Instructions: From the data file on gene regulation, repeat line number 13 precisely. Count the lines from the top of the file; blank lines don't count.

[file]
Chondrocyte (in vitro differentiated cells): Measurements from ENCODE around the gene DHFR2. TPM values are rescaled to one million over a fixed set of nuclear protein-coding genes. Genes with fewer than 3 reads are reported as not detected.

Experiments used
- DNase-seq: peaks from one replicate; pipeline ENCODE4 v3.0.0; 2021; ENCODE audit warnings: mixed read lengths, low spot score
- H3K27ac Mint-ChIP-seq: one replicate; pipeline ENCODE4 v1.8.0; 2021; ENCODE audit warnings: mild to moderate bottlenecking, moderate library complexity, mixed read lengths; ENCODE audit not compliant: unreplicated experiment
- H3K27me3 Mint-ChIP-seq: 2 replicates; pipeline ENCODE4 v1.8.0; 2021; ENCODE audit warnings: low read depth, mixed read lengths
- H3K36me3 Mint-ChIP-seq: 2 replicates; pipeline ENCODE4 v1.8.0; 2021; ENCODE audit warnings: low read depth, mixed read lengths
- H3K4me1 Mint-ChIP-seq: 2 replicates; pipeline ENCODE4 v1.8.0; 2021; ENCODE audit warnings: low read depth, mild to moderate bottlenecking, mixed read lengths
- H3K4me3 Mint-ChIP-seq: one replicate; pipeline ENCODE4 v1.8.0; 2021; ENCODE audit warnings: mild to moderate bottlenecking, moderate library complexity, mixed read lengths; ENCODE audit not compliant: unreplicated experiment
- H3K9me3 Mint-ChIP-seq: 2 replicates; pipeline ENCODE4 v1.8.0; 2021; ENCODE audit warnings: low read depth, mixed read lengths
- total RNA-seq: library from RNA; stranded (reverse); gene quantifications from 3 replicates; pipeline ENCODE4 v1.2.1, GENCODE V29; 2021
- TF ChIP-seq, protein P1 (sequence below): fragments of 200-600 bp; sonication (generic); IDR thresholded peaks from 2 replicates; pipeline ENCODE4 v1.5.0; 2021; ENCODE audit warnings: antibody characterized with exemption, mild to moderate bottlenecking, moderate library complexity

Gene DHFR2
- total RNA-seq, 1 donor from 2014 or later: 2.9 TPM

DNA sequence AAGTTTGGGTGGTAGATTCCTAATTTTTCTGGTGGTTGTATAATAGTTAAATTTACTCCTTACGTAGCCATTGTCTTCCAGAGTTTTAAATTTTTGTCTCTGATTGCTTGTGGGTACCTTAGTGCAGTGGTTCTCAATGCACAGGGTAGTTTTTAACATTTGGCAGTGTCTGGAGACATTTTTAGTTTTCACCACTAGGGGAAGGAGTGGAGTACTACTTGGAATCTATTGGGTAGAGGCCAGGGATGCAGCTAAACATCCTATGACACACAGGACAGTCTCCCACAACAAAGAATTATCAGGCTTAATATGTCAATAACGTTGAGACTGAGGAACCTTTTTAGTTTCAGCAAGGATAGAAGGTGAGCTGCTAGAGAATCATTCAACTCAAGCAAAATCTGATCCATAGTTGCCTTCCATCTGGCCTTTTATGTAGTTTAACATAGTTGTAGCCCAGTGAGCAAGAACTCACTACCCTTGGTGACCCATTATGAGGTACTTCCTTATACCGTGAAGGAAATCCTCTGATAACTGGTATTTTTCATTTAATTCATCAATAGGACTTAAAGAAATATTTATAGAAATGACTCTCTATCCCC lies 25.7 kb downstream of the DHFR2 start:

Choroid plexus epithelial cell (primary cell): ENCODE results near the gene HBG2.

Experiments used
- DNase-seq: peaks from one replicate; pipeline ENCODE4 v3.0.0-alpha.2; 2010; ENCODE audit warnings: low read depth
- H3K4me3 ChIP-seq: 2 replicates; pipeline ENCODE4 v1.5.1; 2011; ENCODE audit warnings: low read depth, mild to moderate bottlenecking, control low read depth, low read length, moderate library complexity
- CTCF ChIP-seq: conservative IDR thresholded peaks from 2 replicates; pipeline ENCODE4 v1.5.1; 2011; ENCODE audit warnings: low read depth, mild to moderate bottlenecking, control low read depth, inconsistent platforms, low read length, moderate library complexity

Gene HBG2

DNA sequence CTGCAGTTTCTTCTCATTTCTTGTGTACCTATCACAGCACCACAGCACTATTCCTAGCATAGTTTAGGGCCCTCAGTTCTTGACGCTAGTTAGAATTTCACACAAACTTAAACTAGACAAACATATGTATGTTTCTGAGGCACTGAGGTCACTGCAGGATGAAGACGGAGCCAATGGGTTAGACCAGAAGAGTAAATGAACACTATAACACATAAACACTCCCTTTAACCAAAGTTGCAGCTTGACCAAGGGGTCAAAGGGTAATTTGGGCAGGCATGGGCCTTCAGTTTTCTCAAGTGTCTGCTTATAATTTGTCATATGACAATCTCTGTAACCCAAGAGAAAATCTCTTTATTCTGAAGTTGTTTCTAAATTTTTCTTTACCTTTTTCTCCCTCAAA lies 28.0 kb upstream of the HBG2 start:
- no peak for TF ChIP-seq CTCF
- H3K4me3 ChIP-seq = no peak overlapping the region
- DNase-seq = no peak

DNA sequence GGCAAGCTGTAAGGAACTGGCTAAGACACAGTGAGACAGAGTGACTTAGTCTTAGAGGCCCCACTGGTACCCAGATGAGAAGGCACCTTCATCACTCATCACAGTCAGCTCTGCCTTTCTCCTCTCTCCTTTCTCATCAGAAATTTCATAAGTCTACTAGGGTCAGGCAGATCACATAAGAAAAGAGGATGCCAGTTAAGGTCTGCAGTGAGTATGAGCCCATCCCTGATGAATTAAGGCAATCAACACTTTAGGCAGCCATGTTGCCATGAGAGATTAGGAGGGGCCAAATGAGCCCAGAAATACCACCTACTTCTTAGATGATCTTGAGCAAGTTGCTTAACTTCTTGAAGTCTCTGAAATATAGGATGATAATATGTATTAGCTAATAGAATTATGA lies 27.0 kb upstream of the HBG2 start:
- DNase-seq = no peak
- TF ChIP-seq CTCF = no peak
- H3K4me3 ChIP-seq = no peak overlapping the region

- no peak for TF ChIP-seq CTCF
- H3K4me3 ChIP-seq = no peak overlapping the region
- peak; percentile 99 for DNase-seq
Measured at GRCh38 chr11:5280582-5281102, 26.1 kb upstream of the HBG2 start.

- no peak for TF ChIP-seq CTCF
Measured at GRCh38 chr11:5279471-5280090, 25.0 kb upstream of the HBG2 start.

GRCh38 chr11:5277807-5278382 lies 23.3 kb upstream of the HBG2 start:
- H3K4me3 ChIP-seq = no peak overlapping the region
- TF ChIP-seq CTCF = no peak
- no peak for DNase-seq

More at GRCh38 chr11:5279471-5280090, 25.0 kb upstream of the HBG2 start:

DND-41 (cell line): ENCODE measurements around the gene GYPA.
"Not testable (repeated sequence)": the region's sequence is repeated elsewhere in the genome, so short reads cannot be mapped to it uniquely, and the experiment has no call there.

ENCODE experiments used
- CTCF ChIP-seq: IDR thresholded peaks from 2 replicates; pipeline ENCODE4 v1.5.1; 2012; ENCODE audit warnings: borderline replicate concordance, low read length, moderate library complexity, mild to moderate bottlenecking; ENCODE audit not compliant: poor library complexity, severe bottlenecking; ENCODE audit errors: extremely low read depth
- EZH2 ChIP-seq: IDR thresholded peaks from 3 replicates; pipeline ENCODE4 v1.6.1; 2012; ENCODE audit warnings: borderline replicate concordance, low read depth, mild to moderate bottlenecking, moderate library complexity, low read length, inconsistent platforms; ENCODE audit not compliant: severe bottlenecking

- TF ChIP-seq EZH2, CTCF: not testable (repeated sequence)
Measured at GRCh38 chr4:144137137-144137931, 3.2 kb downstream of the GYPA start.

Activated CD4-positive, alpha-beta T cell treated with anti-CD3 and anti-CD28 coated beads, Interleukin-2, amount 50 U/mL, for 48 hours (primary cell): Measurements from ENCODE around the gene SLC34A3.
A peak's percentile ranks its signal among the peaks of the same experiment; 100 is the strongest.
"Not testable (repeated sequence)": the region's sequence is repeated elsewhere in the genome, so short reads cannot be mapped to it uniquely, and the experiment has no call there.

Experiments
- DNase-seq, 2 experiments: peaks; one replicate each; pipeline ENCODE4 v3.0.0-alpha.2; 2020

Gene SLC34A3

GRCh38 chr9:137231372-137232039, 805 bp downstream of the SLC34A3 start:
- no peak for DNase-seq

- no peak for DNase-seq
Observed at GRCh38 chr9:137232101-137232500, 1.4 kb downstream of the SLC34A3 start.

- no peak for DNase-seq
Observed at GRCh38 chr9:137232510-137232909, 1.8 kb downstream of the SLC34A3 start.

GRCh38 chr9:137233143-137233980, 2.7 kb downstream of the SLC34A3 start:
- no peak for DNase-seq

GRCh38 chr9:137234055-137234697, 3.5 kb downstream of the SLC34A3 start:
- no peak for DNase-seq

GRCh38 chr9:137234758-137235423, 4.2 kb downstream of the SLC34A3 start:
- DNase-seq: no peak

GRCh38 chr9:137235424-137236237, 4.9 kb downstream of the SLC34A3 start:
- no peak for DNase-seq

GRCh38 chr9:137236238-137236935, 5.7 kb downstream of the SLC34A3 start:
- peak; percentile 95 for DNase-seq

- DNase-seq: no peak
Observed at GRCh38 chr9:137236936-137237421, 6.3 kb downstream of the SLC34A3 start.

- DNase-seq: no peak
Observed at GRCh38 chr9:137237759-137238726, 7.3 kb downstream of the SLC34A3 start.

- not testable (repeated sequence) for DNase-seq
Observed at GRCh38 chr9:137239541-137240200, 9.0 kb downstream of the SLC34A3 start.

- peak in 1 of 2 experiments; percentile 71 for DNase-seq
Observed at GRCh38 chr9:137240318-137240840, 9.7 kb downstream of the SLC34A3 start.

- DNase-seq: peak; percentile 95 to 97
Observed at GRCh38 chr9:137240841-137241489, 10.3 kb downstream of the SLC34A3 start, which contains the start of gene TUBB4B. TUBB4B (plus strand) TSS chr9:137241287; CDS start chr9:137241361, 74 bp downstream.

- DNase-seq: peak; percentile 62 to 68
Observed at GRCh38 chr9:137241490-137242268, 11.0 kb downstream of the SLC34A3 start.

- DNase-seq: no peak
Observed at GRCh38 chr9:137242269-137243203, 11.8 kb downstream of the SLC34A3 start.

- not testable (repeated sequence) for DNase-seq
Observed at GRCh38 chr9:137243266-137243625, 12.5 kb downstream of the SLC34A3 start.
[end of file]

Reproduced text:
- total RNA-seq, 1 donor from 2014 or later: 2.9 TPM